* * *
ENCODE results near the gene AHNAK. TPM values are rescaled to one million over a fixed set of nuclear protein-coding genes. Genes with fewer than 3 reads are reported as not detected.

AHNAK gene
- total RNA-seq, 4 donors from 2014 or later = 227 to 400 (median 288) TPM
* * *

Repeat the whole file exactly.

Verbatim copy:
ENCODE results near the gene AHNAK. TPM values are rescaled to one million over a fixed set of nuclear protein-coding genes. Genes with fewer than 3 reads are reported as not detected.

AHNAK gene
- total RNA-seq, 4 donors from 2014 or later = 227 to 400 (median 288) TPM